The Eastern Republic of Uruguay owes its name to the location of its territory to the East of the Uruguay River. As a result of this geographical factor and certain historical events, the Uruguayan people have come to be called “orientales” (eastern people) even though Uruguay obviously belongs to the Western hemisphere. As far as the term "Uruguay" is concerned, it comes from the Guaraní tongue and it may be translated as “the river where the bird dwells ".
The total surface of Uruguay is 176,215 square kilometers featuring soft undulations. There are neither high mountains nor large plains. The scenery is dominated by a peneplain with rolling plateaus interrupted by water courses.
Mount Catedral is 514 meters high. It is the highest point in the country and it rules over a low range of hills which stands out in the landscape.
The large rivers which empty into the Atlantic Ocean make up a plentiful fluvial network in which four river basins stand out: the Río de la Plata, the Uruguay River, the Merín Lagoon, and the Negro River. These water bodies and their stream are important communication waterways, fresh water sources and power generators through the use of dams.
In addition to all this, its riverbank is 450 kilometers long and its seashore spans along 220 kilometers of precious beaches ideal for tourist development.
As it is located in the temperate zone of the Southern hemisphere, the climate at Uruguay is moderate with average temperatures ranging from 12ºC in the winter to 25ºC in the summer. Sunny days are predominant during almost the entire year. However, it is usual that the weather presents certain instability. The winds blowing from the North bring humidity and heat to the area, whereas the pampero gusts (the wind blowing from the pampas) and the Southern wind are colder and drier.
According to the latest information provided by the National Statistics Institute, the total population number reaches 3,323,906 inhabitants, with a population density of 17.8 dwellers per square kilometer and an average age of 32.6. The highest concentration is given in Montevideo, with a 43% of Uruguayan citizens, which evidences its typically urban feature. The birth rate is the lowest in South America, but there is high life expectancy, with an average of 72 years old for men and 74 for women.
At the beginning of the organization of the state, the open migratory policy permitted the access of European immigrants, especially from Spain and Italy. In turn, there is a small portion of African descendants that arrived while the country was under Spanish domination. Unlike the rest of Latin American countries, Uruguay does not have any native population as all natives disappeared from the territory in the late XIX century.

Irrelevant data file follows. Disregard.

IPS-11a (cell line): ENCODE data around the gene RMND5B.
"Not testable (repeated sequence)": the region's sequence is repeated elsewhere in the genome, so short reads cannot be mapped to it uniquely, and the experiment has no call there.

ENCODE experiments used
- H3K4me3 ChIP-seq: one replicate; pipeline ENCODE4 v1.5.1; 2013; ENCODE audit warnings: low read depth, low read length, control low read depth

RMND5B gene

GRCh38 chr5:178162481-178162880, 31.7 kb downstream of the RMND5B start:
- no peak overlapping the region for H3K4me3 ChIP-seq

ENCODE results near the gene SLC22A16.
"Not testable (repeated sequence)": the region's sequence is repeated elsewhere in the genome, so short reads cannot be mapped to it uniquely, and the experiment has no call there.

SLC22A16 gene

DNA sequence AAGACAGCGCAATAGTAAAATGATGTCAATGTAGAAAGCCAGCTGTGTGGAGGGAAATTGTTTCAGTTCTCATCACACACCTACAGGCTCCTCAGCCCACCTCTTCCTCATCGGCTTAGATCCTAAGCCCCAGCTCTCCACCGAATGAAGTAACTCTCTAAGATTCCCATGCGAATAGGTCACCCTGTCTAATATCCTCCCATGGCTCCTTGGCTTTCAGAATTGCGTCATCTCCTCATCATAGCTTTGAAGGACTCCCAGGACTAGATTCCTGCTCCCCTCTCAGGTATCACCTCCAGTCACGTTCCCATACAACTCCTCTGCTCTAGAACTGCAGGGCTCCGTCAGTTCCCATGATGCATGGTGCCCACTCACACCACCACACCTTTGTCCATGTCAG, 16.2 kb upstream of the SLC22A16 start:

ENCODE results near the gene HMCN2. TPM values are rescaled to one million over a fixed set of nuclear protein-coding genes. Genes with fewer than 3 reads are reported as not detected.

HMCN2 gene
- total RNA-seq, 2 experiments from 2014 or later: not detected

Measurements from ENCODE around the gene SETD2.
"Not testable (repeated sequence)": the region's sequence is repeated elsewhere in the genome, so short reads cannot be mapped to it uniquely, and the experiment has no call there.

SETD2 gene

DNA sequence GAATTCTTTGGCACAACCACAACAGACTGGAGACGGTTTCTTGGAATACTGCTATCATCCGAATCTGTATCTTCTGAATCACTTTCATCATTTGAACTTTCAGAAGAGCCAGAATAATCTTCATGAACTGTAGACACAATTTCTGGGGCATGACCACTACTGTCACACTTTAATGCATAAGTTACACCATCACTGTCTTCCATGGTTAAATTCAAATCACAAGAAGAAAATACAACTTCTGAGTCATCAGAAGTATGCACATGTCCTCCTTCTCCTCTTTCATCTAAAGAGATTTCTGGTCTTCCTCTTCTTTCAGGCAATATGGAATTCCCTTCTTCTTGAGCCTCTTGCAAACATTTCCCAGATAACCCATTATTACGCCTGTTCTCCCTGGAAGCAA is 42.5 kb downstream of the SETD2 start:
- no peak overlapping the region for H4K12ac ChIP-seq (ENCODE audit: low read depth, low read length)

The official language is Spanish.
There is complete freedom of worship guaranteed by the Uruguayan Constitution and manifested all through the country in several different religions. Though the Roman Catholic is the most popular religion, professed by 56.2% of the Uruguayan, as it is the oldest faith in the republic, there are more than 70 different religions. The most outstanding are Protestantism, Judaism and Islamism.
Uruguayan currency is ruled by the Uruguayan Peso (urug $), equivalent to 100 cents. Metallic coins of 1, 2, 5 and 10 are issued, as well as banknotes of 50, 100, 500 and 1,000 Uruguayan pesos.
Uruguay is a democratic republic with a presidential system ruled by a national constitution whose latest reformation was carried out in 1996. Its system of government is based on three branches: executive, legislative and judicial. The executive branch is represented by the president and his ministers; the legislative branch is represented by the General Assembly, made up by the House of Representatives and the Senate; and the judicial branch is made up by the Supreme Court and courts located all over the country. Government representatives are voted by the Uruguayan people every 5 years.
The State is organized in 19 departments run by a municipal mayor also elected by vote. The City of Montevideo, capital of the country, lies on the Río de la Plata Bay.
The national decree passed on February 18, 1952 established the national flag, the coat of arms, the national anthem, Artigas’ flag, the flag of Treinta y Tres and the national rosette as the symbols of the Republic.
The Uruguayan flag was adopted by law on July 12, 1830. Nevertheless, the flag created by national hero don José Gervasio Artigas and the flag used during the landing of 33 brave men on Agraciada Beach on April 19, 1825 are also official national symbols.
The national flower is the ceibo, a thorny bush grown in squares and parks but also growing in the wild on the banks of the Río de la Plata.
The national holidays are as follows:
Oath of allegiance
to the Constitution
Declaration of Independence
Uruguay is well-known for its hot spring resorts, which combine the healing properties of their waters, spa and esthetic treatments, as well as aquatic parks. Thus, visitors of all ages will choose the best alternative. This section presents the hot spring resorts in the country and their characteristics.
In Welcome Uruguay, museums are a part of the philosophy of every dweller. Therefore, they represent a tourist attraction for visitors to this beautiful destination. This section features the venues located all throughout the three regions that make up the country and invite visitors to the website to get immersed in their particular world.